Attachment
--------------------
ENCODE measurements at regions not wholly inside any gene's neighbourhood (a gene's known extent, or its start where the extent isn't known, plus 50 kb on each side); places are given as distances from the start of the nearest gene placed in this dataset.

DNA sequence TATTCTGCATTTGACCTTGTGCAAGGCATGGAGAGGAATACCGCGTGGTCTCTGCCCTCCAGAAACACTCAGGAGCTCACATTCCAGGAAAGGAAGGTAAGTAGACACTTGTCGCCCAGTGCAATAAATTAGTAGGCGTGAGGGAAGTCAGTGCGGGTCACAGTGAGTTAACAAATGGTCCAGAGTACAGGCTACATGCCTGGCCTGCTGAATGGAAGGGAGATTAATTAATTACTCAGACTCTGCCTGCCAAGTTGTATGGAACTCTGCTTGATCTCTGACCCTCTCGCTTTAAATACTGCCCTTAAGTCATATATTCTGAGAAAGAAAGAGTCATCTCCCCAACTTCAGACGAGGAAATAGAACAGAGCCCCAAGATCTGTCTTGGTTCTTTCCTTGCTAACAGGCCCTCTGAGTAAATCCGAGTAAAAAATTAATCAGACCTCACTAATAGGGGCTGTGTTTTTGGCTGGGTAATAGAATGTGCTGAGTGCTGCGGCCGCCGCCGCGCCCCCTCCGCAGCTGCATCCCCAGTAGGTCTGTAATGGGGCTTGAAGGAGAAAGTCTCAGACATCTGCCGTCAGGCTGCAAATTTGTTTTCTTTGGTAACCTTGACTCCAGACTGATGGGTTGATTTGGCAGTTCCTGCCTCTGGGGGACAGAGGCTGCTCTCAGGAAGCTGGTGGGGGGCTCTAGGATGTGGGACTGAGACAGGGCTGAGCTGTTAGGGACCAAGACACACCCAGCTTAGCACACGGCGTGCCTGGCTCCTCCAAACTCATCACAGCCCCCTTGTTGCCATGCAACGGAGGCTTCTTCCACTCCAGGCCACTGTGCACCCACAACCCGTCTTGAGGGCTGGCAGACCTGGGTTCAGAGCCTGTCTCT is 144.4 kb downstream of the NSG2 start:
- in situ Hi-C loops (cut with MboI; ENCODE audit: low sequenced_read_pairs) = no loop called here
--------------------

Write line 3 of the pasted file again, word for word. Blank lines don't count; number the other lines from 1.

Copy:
- in situ Hi-C loops (cut with MboI; ENCODE audit: low sequenced_read_pairs) = no loop called here